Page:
Streaming Variational Monte Carlo

06/04/2019
by   Yuan Zhao, et al.
Stony Brook University
0

Nonlinear state-space models are powerful tools to describe dynamical structures in complex time series. In a streaming setting where data are processed one sample at a time, simultaneously inferring the state and their nonlinear dynamics has posed significant challenges in practice. We develop a novel online learning framework, leveraging variational inference and sequential Monte Carlo, which enables flexible and accurate Bayesian joint filtering. Our method provides a filtering posterior arbitrarily close to the true filtering distribution for a wide class of dynamics models and observation models. Specifically, the proposed framework can efficiently infer a posterior over the dynamics using sparse Gaussian processes. Constant time complexity per sample makes our approach amenable to online learning scenarios and suitable for real-time applications.

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1 Introduction

Nonlinear state-space model is a generative model for complex time series with underlying nonlinear dynamical structure Haykin1998 ; Ko2009 ; Mattos2016 . Specifically, it identifies a nonlinear dynamics in the latent state-space that captures the spatiotemporal structure of noisy observations :

(state dynamics model) (1a)
(observation model) (1b)

where and

are continuous vector functions,

denotes a probability distribution, and

is intended to capture unobserved perturbations of the state . Such state-space models have many applications (e.g., object tracking) where the flow of the latent states is governed by known physical laws and constraints, or where learning the laws are of great interest, especially in neuroscience Roweis2001 ; Sussillo2013 ; Frigola2014 ; Daniels2015 ; Zhao2016 ; Nassar2019 .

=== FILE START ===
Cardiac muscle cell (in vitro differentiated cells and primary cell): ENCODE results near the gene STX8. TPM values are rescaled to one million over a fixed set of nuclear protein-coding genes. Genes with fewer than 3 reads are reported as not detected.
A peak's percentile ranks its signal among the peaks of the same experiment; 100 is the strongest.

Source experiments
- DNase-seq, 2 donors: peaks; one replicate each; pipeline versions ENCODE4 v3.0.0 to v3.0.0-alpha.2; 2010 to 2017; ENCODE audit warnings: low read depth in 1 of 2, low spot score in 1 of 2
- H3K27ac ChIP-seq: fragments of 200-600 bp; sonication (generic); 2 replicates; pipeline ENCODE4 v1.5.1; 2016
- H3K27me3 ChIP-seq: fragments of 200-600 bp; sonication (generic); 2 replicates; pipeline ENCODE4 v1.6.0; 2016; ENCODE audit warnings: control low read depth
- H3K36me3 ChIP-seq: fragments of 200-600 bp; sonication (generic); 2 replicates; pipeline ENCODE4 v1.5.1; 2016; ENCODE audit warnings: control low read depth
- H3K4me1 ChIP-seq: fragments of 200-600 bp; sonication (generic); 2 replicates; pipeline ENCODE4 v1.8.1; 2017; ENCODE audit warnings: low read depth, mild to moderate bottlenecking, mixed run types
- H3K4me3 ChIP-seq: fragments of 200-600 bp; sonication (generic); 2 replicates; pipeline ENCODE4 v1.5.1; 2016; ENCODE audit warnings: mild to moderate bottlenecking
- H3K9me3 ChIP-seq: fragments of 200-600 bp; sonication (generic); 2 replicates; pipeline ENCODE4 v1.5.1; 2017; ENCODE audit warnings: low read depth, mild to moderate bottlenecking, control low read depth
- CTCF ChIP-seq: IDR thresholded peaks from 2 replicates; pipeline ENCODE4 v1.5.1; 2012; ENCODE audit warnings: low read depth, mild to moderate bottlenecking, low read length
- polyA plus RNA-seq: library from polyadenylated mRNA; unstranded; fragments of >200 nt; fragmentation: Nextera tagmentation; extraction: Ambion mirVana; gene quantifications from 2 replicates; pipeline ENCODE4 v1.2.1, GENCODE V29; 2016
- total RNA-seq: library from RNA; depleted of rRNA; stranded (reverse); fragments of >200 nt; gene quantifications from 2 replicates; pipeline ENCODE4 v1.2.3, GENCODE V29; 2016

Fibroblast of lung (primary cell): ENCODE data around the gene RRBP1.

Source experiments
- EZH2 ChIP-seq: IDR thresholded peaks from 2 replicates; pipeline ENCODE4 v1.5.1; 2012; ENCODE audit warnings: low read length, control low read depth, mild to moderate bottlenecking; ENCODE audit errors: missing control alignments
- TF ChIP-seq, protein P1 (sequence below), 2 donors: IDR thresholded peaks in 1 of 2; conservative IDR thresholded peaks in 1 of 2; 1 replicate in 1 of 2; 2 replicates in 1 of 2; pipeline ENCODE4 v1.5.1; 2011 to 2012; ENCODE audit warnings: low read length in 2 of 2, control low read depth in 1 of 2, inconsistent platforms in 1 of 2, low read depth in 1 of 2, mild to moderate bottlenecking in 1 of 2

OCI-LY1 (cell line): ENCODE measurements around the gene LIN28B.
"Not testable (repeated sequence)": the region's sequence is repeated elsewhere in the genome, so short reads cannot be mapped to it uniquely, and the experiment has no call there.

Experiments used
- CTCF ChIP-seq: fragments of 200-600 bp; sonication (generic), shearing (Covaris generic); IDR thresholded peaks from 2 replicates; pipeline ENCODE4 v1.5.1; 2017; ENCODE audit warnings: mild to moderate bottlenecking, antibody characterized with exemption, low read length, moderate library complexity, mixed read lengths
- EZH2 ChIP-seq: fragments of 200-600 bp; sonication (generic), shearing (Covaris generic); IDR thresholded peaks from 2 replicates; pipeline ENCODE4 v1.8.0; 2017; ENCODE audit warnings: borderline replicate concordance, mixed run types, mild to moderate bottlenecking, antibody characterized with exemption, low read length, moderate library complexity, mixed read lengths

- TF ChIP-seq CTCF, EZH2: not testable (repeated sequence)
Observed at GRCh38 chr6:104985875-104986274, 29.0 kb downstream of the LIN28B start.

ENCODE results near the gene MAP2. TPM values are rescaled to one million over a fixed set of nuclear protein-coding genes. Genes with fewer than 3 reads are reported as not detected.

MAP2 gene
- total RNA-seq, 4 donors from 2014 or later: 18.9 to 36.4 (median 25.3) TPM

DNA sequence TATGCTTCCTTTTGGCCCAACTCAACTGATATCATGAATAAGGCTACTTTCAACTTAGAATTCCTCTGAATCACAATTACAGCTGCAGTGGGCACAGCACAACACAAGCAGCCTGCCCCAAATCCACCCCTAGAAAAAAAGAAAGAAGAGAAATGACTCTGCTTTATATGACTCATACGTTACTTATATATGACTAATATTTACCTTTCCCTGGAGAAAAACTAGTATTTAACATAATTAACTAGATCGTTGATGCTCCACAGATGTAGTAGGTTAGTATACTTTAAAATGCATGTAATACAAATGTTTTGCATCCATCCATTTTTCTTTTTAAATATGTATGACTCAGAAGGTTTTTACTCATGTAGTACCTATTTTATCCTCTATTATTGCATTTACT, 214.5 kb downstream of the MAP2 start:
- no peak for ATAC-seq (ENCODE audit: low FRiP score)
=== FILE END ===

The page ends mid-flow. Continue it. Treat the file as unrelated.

If the parametric form of the model and the parameters are known a priori, then the latent states can be inferred online through the filtering distribution, , or offline through the smoothing distribution,  Ho1964 ; Sarkka2013 . Otherwise the challenge is in learning the parameters of the state-space model, , which is known in the literature as the system identification problem.

In a streaming setting where data are processed one sample at a time, simultaneously inferring the state and their nonlinear dynamics has posed significant challenges in practice. In this study, we are interested in online algorithms that can recursively solve the dual estimation problem of learning both the latent trajectory

in the state-space and the underlying parameters of the model especially the dynamical system on streaming observations Haykin2001 .

Popular solutions such, as the extended Kalman filter (EKF) or the unscented Kalman filter (UKF) 

wan2000unscented , build an online dual estimator using nonlinear Kalman filtering by augmenting the state-space with its parameters Wan2000 ; Wan2001

. While powerful, they usually provide coarse approximations to the filtering distribution and involve many hyperparameters to be tuned which hinder their practical performance. Moreover, they don’t take advantage of modern stochastic gradient optimization techniques commonly used throughout machine learning and are not easily applicable to arbitrary observation likelihoods.

Recursive stochastic variational inference has been proposed in streaming data assuming either independent Broderick2013 and temporally-dependent samples Frigola2014 ; Zhao2017 . However the proposed variational distributions are not guaranteed to be good approximations to the true posterior. As opposed to variational inference, sequential Monte Carlo (SMC) leverages importance sampling to build an approximation to the target distribution in a data streaming setting smith2013sequential ; doucet2009tutorial . However, its success heavily depends on the choice of proposal distributions, and the (locally) optimal proposal distribution doucet2009tutorial usually is only available in the simplest cases. While work has been done on learning good proposals for SMC gu2015neural ; Naesseth2018 ; cornebise2014adaptive ; guarniero2017iterated most are designed only for offline scenarios targeting the smoothing distributions instead of the filtering distributions. In cornebise2014adaptive , the proposal is learned online but the class of dynamics for which this applicable for is extremely limited.